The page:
Ivory Coast edged close to slipping back into full-scale civil war Thursday after government troops bombed a northern stronghold of the New Forces rebel group.

In the commercial capital, Abidjan, members of a pro-government militia known as Young Patriots attacked a United Nations vehicle, burned the offices of opposition newspapers and blocked access to the airport. Militia members also attacked a hotel in Abidjan where New Forces ministers of the coalition government stayed.

Corinne Dufka, a researcher in the Africa Division of Human Rights Watch, says the Young Patriots is made up of tens of thousands of young people. ?We?ve been hearing over the last couple of weeks how a group of them who have formed into a similar militia, or a sister militia as it were, have been training; they?ve been learning how to use AK-47s and so on,? she said.

?Our concern is that in Cote d?Ivoire these groups have shown themselves to be willing to indiscriminately attack civilians, unarmed combatants who have nothing to do with the conflict based on their ethnicity, based on their association or reputed association with the opposition parties and also West African immigrants,? she said.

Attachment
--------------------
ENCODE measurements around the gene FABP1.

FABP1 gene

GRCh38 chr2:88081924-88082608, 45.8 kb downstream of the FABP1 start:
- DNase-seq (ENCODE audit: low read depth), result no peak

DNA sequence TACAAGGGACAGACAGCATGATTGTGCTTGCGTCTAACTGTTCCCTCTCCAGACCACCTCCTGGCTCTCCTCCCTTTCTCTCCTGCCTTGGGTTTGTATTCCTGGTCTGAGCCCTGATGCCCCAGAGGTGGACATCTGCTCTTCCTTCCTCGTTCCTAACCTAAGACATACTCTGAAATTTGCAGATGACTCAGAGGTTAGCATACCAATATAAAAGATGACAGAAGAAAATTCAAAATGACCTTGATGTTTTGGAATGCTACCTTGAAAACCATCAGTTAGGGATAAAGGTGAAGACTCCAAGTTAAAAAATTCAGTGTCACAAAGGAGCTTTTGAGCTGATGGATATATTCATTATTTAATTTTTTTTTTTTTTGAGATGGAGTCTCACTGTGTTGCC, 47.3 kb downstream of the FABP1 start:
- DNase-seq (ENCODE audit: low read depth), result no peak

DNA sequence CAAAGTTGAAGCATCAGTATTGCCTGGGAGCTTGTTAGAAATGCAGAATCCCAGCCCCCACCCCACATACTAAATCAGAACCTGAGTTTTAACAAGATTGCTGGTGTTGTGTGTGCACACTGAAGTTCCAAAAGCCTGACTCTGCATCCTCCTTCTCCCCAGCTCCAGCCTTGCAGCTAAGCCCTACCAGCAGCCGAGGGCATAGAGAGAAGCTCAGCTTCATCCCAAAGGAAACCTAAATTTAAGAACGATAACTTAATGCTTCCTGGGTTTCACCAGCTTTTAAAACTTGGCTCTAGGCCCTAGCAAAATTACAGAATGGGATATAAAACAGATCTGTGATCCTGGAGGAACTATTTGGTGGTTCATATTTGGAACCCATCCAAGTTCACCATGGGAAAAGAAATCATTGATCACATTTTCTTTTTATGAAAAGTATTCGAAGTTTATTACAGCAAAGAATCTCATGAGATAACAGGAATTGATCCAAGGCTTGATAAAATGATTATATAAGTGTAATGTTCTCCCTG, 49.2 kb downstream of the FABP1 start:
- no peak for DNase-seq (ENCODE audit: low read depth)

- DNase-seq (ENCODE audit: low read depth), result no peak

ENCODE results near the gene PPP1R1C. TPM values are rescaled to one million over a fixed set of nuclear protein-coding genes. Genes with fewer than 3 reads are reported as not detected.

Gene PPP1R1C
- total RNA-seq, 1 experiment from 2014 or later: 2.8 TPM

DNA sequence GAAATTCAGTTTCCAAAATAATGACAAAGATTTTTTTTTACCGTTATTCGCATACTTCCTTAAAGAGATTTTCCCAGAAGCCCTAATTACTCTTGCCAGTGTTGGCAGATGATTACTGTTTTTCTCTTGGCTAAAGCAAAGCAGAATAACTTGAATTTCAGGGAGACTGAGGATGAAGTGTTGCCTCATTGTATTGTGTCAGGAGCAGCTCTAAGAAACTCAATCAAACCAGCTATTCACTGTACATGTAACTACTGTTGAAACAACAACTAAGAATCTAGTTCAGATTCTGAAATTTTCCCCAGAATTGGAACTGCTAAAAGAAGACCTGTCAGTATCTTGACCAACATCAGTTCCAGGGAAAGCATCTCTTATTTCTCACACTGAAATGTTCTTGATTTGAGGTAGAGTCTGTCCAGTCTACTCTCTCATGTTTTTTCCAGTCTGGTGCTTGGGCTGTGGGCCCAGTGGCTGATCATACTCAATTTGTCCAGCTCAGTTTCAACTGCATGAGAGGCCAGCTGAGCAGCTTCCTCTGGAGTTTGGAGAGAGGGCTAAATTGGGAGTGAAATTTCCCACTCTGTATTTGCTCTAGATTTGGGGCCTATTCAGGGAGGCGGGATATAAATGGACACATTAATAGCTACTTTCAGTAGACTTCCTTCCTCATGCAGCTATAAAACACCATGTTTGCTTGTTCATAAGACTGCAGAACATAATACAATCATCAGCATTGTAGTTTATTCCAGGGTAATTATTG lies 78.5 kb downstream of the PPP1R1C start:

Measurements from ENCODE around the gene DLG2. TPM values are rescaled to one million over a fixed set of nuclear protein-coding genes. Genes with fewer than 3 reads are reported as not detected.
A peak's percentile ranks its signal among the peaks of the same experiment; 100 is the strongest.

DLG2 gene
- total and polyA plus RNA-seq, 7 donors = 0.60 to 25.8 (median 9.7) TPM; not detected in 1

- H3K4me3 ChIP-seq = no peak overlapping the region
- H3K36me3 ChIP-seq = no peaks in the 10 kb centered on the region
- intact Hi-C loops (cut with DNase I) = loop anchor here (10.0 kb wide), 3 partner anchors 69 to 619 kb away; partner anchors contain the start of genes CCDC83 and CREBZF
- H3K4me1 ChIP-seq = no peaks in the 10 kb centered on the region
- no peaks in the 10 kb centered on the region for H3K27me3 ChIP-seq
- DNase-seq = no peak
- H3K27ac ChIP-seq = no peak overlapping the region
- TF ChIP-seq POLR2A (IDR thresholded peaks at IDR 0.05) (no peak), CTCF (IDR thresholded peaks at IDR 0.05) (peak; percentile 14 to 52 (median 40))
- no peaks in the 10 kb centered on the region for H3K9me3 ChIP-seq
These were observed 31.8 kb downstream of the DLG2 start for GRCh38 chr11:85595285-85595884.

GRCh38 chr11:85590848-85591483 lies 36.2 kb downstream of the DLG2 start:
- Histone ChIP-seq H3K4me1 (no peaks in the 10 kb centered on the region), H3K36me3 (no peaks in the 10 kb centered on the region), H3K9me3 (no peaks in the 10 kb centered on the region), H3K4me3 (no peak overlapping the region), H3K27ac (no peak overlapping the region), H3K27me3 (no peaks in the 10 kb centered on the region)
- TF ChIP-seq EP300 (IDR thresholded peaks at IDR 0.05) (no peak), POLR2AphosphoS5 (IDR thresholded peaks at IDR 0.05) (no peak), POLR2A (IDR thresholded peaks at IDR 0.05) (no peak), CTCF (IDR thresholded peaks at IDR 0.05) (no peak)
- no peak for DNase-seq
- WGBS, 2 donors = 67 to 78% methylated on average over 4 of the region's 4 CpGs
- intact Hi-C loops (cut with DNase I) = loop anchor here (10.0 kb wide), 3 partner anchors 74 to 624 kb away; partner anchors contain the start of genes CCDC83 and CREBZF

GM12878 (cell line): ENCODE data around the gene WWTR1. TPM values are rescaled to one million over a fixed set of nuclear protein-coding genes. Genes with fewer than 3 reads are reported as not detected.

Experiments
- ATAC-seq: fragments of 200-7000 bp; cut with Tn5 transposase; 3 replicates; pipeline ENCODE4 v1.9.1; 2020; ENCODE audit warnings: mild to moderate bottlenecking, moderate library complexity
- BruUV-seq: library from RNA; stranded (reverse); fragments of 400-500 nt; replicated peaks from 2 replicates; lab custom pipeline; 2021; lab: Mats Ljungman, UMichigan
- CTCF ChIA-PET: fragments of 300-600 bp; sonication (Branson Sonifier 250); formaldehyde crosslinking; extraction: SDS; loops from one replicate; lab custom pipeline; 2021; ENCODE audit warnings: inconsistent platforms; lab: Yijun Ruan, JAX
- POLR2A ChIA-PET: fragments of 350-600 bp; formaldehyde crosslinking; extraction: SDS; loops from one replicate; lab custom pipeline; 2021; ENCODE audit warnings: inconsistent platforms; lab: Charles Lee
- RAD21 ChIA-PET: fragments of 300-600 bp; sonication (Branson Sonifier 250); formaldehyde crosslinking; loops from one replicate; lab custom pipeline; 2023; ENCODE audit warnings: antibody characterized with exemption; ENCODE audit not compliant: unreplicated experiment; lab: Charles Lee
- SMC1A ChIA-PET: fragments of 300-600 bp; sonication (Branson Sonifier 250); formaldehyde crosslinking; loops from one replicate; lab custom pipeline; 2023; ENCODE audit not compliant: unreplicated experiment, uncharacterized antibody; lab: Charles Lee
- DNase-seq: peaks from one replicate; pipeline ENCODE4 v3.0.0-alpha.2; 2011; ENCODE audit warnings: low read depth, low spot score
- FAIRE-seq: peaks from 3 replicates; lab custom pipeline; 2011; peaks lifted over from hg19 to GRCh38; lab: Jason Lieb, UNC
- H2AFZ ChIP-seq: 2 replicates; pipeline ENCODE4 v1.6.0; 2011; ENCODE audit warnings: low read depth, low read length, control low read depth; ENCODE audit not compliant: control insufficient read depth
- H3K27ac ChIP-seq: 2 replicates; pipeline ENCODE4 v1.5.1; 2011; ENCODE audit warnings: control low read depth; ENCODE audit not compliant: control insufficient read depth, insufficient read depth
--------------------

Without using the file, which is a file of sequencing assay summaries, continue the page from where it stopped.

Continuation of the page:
Ms. Dufka said all sides in the Ivorian civil war have committed atrocities and noted that a mass grave was found in rebel-held territory in June. But she said Human Rights Watch is particularly concerned about the situation in Abidjan. ?There has been the fomenting of hatred, of xenophobia; the divisions along ethnic lines have just gotten deeper and deeper over the last several years. We?re concerned that now that the war seems to have renewed, that this could just unleash a whole wave of hatred.?

Ms. Dufka also expressed concern about the West African region, where peace only recently came to Liberia and Sierra Leone. ?The chain is only as good as its weakest link and at this point that link really is Cote d?Ivoire - particularly because you have this history in the West African sub-region of combatants migrating from conflict to conflict.?

Rebels refused to start disarming by a deadline of October 15th because the government failed to implement the latest peace deal, signed in July. It called for a series of key reforms giving equal rights to many northerners now treated as foreigners to be passed before the end of September.

The rebel insurgency was launched in September 2002, but major fighting stopped quickly with the deployment of French soldiers several weeks later. Their deployment also effectively divided the world's leading cocoa producer in half.

Ms. Dufka spoke with Africa Division reporter Cindy Shiner in Washington.